Thursday, July 19, 2012

Ramadan To-Do List for Non-Muslims

Note: This is an freelance article I wrote a couple years back on, since Ramadan is now upon us, I decided to dust off this article for your benefit :

Ramadan is currently being observed by Muslims across the globe, but that doesn't mean someone not of the faith can't benefit from the festivities.

To Muslims, the month of Ramadan has always been regarded as a time for self-evaluation and spiritual change. Followers of the faith reflect on what they have done in the past year, their attitude, conduct and habits and try to reform themselves for the year ahead. Looking at it from a different perspective, Ramadan is like a new year's resolution where a commitment is made and then diligently practiced in the forthcoming month in hopes that one's efforts carry over to the rest of the year.

A multitude of Islamic websites and blogs, to-do articles are written to aid Muslims as they seek to make the most of the blessed month. However, the occasion also serves as a great opportunity for non-Muslims who are seeking to learn more about the Islamic culture and practices.

Learning About Islam – Read the Qur'an

The main reason Ramadan is so special is because Muslims believe the Qur’an was revealed by God to the Prophet Muhammad during this month. Muslims commemorate the revelation by reading the Qur’an and reciting a portion of it during prayers every night of the month. Muslims also spend time reflecting on the Qur'an's message.

The Qur'an carries a universal message and would make a great addition to a bookshelf. While reading the Qur'an, one may notice that the format is not of a normal book with the content listed out. Having an open mind is key since The Qur'an is to be read as a conversation, which is actually how it's understood by Muslims: a direct conversation of God's Word to humanity. Reading the Qur'an may very well open a new perspective on the faith which is the essence of peace and moderation, a contrast to the extreme that it is often misunderstood as being.

Understanding Islam – Practice Fasting

Want a taste (no pun intended) of what Muslims experience during Ramadan? Take a shot at fasting. As prescribed in the Qur'an, Muslims fast from sunrise to sunset, avoiding all food and water as a demonstration of self-restraint and devotion. In addition to the religious benefits, studies by the European Journal of Clinical Nutrition and Intermountain Health Care have also revealed that fasting serves as an effective detox method.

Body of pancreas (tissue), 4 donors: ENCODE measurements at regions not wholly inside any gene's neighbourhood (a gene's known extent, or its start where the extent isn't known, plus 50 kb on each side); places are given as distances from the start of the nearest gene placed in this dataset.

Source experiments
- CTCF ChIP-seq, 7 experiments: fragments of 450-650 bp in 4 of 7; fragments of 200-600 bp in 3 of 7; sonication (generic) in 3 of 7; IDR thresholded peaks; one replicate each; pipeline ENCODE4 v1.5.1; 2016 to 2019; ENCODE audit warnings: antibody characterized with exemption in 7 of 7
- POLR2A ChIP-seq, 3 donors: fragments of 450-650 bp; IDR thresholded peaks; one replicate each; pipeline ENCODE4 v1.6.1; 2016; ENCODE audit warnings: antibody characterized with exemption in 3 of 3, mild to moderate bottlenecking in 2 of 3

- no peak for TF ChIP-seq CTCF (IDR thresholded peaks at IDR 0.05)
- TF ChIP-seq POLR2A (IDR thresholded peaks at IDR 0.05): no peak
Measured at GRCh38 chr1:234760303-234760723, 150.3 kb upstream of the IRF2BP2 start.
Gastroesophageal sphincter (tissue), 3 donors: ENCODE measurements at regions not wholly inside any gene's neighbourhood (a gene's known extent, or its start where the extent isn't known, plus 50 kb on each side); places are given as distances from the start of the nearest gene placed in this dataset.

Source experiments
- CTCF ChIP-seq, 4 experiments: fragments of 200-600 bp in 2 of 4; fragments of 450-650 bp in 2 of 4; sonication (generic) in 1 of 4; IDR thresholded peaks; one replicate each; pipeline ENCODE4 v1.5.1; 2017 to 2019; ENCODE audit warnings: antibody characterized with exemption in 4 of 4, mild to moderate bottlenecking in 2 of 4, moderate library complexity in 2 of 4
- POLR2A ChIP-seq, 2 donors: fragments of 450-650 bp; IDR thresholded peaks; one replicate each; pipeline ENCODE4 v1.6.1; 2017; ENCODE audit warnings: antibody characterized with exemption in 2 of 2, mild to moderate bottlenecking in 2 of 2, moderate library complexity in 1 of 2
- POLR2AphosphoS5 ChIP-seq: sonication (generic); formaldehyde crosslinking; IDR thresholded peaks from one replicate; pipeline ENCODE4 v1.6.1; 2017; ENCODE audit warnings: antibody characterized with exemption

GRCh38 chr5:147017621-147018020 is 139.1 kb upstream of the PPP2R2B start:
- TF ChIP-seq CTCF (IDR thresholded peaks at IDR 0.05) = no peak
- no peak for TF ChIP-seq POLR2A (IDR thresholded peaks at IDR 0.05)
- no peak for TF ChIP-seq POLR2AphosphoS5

For Muslims, fasting isn't just abstaining from food and water, but also a spiritual fast. During the fast, Muslims are to refrain from using profane language, engaging in gossip, losing their temper, lying and having sexual intercourse with their spouse. These actions are a deterrent from the spiritual meditation to be achieved through the recommended duties during the day of prayer, personal reflection and remembrance of God. While some may believe that one has to be quite disciplined and devoted to achieve such a feat, it can be accomplished through practice.

To properly commit to a Muslim fast, one is allowed to wake up before dawn to have some nourishment before the day's fast begins. A light meal and a glass of water will enable the individual to endure the fast in the coming hours. Many Muslims enjoy some weight loss during Ramadan, providing they can avoid the temptation to binge at night when the day's fast is complete.

Visit a local mosque or Islamic Center

Muslims frequent the mosque more than usual during Ramadan, as it serves as a spiritual retreat from the distractions of life. Visiting the mosque can be beneficial if an individual is seeking to speak with Muslims about their experiences, get information about Ramadan and develop relationships with the Muslim community.

At various universities and cultural centers, booths are set up during Ramadan which offer information about Islam and Ramadan in general. Muslims are encouraged to be extra generous during this month and most will be very welcoming to a non-Muslim who wishes to observe the festivities. This integration can create greater social and cultural awareness which promotes tolerance and understanding. This falls in line with the Qur'an, where it is stated that people were all created differently (ethnicity, tribes, nationalities) so that they may come to know one another.

Join the Muslims for Iftar Dinner

Iftar is the breaking of the fast for Muslims; it occurs at sunset. Going to the mosque for Iftar or any other dinner gathering is an ideal time to observe the sanctity and brotherhood/sisterhood among members of the Muslim community. Every night of the month of Ramadan is treated like Thanksgiving. People are sharing plates of fruits, laughing and enjoying each others company. Mosques often prepare plenty of food for observers free of charge but also generously give away free food to anyone who attends, no matter the faith.

Learning about and observing the traditional Ramadan-related practices can provide non-Muslims with a greater understanding of Islam and the Muslim community.


Translation of The Holy Qur'an. Trans. Abdullah Yusuf Ali. Tahrike Tarsile Qur'an (January 1, 1987).

Study Shows Fasting Holds Health Benefits. Carrie Van Dusen. Retrieved on August 12, 2010.

1 comment:

  1. As a Muslim believer Hajj is a great experience a human can ever experience . It is one of the pillars of Islam and a duty that all Muslims are required to fulfil if they have have means and wealth it is compulsory upon them.
    Hajj is an journey of a lifetime nothing compares to it in this world.Its totally different for everyone but I can say personally its the best thing that happened in my life. Its such a great feeling once you go there if you feel so close to Allah swt and feel so emotionally and spiritually complete
    Umrah 2013